During the Cold War, the Soviets were quick to publicize any incident of racial hostility in the United States. Since violence by white Americans against minorities was the perfect foil to America’s claim to be defenders of freedom, news of these occurrences was exploited to full advantage by the Russians. But how did the Soviets gain primary knowledge of race riots in small American towns? Certainly, the Soviets had reporters stationed stateside, in big cities like New York, but research reveals that the majority of their information came directly from U.S. media sources.
Throughout this period, the American press provided the foreign media with information about racially charged events in the United States. Such news coverage sometimes put Washington at a disadvantage, making it difficult for government officials to assuage foreign reactions to the injustices occurring on U.S. soil. Yet in other instances, the domestic press helped to promote favorable opinions abroad by articulating themes of racial progress. While still acknowledging racial abuses, these press spokesmen asserted that the situation in America was improving. Such paradoxical messages, both aiding and thwarting the efforts of the U.S. government, are the subject of The Opinions of Mankind: Racial Issues, Press, and Propaganda in the Cold War.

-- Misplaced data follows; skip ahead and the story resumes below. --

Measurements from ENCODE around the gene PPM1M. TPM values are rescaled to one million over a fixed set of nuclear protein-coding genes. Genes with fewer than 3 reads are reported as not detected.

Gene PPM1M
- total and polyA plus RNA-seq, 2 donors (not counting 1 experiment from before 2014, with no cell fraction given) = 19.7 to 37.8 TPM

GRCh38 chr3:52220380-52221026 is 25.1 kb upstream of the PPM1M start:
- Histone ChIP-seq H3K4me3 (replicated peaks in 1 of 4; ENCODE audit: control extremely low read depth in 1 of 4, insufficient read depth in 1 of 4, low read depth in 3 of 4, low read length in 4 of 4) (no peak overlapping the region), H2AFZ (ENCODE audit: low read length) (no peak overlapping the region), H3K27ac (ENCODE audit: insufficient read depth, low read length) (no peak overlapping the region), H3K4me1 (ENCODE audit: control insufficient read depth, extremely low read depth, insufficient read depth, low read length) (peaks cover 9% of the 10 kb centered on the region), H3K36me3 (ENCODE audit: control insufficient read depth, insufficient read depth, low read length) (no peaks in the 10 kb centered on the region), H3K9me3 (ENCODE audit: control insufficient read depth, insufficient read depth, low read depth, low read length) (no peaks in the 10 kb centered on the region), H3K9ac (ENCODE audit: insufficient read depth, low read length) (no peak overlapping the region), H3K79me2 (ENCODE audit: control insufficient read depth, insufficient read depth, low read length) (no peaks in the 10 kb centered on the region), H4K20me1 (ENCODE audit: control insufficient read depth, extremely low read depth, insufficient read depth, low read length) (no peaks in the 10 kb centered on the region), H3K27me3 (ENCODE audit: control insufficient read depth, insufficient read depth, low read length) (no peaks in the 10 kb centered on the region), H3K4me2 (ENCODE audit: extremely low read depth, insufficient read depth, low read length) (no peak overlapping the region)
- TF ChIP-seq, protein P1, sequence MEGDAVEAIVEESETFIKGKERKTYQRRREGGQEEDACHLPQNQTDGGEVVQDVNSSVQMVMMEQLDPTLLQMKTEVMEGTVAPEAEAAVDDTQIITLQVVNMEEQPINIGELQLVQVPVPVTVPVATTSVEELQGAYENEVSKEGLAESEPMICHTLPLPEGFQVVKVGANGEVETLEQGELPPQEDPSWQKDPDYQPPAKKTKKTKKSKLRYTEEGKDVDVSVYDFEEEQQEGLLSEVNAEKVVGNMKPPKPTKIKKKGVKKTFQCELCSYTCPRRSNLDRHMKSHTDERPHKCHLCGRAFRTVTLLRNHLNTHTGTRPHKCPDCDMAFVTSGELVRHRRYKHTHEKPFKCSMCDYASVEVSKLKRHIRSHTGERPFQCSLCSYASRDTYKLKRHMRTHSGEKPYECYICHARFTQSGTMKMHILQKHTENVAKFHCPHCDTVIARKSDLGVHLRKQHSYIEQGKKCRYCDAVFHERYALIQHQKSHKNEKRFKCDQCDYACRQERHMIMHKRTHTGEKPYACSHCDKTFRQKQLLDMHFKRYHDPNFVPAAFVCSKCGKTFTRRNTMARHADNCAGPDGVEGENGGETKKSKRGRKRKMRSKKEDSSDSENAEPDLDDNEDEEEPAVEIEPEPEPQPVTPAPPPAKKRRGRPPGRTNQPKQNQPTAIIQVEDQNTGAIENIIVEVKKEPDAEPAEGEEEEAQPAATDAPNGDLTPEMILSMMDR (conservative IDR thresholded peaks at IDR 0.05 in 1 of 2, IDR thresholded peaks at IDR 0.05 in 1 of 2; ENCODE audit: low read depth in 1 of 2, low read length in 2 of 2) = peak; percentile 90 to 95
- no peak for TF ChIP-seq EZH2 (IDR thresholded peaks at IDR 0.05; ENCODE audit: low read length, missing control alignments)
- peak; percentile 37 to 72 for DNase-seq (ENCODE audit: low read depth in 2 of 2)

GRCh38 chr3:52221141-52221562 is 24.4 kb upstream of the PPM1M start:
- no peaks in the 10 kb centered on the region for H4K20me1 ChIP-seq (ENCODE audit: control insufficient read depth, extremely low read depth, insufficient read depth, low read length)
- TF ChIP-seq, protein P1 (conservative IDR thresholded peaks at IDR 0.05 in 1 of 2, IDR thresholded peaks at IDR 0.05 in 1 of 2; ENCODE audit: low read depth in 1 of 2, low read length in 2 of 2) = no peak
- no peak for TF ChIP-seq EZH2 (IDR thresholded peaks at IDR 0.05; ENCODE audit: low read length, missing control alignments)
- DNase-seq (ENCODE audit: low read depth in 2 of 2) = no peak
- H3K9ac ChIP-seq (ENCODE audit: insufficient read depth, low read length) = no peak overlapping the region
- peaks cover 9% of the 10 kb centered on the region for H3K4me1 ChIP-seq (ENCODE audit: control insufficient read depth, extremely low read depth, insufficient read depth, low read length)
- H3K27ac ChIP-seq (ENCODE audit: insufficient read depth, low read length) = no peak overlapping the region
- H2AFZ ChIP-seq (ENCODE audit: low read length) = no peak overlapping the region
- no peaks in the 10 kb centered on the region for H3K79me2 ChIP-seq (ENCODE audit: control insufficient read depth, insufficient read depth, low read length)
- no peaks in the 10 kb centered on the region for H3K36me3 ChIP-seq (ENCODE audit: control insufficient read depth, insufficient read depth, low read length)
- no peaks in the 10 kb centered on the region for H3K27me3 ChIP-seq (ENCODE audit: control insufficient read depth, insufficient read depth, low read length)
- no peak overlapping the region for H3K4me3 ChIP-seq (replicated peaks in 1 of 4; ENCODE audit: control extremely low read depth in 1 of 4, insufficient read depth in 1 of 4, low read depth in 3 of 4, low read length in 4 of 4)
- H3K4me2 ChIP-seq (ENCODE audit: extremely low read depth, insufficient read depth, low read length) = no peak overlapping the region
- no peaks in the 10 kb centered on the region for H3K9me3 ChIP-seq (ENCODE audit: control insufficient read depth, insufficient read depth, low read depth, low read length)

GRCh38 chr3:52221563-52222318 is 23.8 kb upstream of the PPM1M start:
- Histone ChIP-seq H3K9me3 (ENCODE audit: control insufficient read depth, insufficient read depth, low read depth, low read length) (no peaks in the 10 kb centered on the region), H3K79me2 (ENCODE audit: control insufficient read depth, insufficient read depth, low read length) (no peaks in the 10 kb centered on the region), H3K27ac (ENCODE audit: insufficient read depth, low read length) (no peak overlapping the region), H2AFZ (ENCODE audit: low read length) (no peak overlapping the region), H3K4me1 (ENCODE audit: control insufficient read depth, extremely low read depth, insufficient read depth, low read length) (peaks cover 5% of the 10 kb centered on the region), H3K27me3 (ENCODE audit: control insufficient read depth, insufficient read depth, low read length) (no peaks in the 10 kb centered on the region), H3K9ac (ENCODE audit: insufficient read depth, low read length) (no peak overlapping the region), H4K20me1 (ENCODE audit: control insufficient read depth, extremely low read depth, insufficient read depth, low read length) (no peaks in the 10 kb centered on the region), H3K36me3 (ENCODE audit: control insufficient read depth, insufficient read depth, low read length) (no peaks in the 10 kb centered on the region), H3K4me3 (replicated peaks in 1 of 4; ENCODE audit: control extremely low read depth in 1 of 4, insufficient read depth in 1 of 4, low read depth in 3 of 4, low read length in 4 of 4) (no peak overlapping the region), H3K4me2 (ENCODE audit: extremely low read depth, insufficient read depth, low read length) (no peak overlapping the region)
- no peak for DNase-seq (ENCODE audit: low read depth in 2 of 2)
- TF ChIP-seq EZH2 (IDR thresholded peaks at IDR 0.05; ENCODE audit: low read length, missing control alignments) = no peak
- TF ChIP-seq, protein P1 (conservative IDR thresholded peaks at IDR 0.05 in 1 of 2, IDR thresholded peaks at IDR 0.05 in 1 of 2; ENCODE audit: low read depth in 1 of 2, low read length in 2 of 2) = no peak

The study, by scholars Richard Lentz and Karla K. Gower, describes and analyzes the news discourse regarding U.S. racial issues from 1946 to 1965. The Opinions of Mankindnot only delves into the dissemination of race-related news to foreign outlets but also explores the impact foreign perceptions of domestic racism had on the U.S. government and its handling of foreign relations during the period. What emerges is an original, insightful contribution to Cold War studies. While other books examine race and foreign affairs during this period of American history, The Opinions of Mankind is the first to approach the subject from the standpoint of press coverage and its impact on world public opinion.
This exhaustively researched and compellingly written volume will appeal to media scholars, political historians, and general readers alike. By taking a unique approach to the study of this period, The Opinions of Mankind presents the workings behind the battles for public opinion that took place between 1946 and 1965.